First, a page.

“West Michigan continues to be a draw for residents throughout the state of Michigan. In 2013, West Michigan saw a net increase of almost 3,500 individuals, with about 27,200 individuals moving from elsewhere in the state,” the report read.

“Migration to and from the rest of the nation tells a slightly different story. Excluding the inflow from the rest of the state, the net migration to the other 49 states is a net loss of almost 6,000. According to employers, many new hires willing to move to Michigan have familial or marital ties to the region.”

Another key issue in the report was unemployment. According to the report, West Michigan’s unemployment rate has been consistently lower than the statewide average since 2004. West Michigan joblessness this year is more than a full percentage point lower that the state’s rate.

“Unemployment rates have improved in all West Michigan counties over the year. However, stakeholders in the region must note that while sections of the region have seen a recovery to near-full employment levels, several counties (and also several sub-county areas within larger cities) still see unemployment rates near the double digits,” the report read.

Private sector payroll jobs in West Michigan are also improving. Last year, West Michigan payroll jobs surpassed pre-recessionary levels by a little more than 30,000 jobs.

“Nearly two-thirds of total payroll jobs in West Michigan are in five industries: manufacturing, health care and social assistance, retail trade, administration and support and waste management, and accommodation and food services,” the report read.

“Compared to a 10.1 percent loss in total private sector jobs during the recession, West Michigan has surged back in this indicator, leading all other Michigan regions by adding 17.6 percent back 12.9 percent from 2009 to 2014.”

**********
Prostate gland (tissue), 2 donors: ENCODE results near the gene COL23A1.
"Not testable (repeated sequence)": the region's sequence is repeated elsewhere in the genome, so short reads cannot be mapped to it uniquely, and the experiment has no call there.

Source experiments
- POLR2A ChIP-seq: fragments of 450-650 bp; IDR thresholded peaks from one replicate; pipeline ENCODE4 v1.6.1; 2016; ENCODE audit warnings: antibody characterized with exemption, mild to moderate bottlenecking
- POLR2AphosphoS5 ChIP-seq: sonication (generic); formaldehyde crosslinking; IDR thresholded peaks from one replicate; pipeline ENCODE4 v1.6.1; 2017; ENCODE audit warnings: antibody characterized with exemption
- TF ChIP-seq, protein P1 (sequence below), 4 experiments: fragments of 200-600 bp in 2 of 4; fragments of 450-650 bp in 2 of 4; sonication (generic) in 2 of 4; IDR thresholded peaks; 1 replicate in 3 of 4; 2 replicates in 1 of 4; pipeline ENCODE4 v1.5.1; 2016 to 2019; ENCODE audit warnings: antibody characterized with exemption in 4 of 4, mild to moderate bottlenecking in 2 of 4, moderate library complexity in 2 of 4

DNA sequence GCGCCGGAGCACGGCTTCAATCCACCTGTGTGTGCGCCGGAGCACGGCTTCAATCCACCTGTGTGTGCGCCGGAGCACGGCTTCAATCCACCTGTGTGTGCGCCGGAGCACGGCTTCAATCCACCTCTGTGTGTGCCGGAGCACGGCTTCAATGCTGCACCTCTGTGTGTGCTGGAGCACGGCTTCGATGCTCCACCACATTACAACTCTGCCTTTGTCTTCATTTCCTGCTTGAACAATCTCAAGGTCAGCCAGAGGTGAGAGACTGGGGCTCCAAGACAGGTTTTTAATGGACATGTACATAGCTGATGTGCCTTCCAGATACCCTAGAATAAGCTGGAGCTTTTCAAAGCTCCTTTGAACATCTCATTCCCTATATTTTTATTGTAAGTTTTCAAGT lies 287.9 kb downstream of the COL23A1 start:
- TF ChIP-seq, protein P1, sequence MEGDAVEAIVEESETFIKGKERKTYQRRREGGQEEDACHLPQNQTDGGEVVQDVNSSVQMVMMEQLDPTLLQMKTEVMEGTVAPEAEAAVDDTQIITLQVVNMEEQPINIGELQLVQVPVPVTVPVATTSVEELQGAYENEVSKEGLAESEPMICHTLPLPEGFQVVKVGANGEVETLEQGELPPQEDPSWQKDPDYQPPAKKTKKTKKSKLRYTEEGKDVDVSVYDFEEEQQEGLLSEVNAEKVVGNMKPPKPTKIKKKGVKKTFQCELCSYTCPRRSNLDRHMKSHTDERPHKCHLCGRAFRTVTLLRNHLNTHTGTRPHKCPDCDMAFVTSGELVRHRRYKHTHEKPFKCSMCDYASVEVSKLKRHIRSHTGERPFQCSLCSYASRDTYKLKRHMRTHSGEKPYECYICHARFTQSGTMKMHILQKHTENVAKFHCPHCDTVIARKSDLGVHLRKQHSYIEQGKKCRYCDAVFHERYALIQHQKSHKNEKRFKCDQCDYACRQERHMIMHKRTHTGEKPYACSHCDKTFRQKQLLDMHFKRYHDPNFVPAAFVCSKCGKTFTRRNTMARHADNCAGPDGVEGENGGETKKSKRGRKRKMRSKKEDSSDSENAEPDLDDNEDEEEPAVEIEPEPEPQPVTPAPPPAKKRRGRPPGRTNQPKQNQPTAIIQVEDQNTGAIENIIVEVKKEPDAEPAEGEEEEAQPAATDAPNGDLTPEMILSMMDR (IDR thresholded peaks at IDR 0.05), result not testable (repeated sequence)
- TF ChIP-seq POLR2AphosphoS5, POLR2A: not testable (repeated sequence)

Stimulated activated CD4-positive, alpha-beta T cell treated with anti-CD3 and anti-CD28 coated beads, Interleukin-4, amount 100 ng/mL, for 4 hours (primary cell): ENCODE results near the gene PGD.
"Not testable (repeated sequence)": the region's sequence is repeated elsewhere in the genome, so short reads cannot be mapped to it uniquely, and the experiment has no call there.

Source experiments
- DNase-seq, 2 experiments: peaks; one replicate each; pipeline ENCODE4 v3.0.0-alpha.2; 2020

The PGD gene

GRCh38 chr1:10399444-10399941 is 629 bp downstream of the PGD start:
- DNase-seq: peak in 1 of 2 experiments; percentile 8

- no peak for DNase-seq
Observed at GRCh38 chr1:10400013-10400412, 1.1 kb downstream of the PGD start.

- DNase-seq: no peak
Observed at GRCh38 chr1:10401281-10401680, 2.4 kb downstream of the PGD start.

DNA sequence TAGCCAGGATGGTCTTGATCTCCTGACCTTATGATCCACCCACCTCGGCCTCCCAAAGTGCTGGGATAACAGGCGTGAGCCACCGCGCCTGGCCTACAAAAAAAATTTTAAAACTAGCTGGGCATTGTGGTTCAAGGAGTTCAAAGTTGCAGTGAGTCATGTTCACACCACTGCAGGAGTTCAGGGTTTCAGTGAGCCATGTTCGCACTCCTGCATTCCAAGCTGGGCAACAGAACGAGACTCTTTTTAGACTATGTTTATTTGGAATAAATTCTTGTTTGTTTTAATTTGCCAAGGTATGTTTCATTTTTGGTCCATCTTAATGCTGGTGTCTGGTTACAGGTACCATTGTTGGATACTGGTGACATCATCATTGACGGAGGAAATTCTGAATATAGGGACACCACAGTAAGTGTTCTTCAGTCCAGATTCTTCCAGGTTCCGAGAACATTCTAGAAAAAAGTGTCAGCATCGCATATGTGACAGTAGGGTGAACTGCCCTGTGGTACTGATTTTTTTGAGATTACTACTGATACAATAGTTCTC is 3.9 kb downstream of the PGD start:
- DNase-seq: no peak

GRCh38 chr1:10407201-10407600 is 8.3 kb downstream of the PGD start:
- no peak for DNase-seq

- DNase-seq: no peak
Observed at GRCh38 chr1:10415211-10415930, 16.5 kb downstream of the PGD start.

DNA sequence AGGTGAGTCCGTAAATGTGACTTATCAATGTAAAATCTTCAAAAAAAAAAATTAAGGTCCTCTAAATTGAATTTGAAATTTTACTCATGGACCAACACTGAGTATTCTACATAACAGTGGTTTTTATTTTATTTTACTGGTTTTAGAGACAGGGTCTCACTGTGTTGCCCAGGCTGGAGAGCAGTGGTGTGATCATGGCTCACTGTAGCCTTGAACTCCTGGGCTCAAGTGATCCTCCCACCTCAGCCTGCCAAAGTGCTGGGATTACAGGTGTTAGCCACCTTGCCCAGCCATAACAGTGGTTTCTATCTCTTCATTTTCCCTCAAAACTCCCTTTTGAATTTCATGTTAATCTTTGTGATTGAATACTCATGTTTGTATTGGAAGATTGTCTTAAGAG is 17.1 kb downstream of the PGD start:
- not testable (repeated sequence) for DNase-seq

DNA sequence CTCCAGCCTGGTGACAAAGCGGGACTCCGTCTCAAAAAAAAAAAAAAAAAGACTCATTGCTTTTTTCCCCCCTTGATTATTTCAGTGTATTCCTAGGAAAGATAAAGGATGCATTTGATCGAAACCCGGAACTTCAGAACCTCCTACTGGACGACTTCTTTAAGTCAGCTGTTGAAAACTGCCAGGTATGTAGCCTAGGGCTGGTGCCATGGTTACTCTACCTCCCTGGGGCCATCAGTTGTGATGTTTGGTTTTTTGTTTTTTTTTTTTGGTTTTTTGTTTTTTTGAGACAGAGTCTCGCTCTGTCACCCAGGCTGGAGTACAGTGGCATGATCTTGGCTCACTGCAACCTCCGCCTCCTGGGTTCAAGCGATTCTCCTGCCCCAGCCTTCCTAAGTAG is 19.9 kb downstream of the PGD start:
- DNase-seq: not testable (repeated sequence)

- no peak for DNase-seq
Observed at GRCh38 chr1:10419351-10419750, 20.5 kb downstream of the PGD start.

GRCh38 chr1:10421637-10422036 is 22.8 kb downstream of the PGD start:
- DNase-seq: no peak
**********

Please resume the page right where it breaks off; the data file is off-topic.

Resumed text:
Here are some of the report’s main insights:

  • Energy employers offer positions at various skill levels including customer service representatives, which require a high school diploma, through environmental engineers, which typically require a four-year degree. Many of these occupations pay high wages, with an average annual wage of $59,800 within the cluster.
  • Although there has been a significant shortage of skilled talent to be found for food processors, employment within the agriculture and food processing cluster increased from 2013 to 2014, from 30,275 to 31,650 employees in West Michigan.
  • While not all manufacturing employers use temporary workers, those that do have seen the protocol for hiring from staffing firms has become fairly straightforward: When a temporary worker reaches the required threshold of 480 hours, they’re almost always hired.
  • Employees in the IT cluster garner the highest wages of the six clusters studied. In 2014, employees in West Michigan made more than $68,000 annually on average. This was an increase of more than $500 from the year before.
  • Employers in health care are putting as much effort into talent retention as they do into attraction. One West Michigan employer stated that turnover for early-in-career talent used to be around 4 percent, but has jumped as of late to as high as 25 percent.
  • As the labor market has tightened over the past several years, construction employers have seen competition for talent broaden to include manufacturers. This is at the same time that one West Michigan employer stated that it expects to ramp up general labor by 25 to 30 percent in the coming years.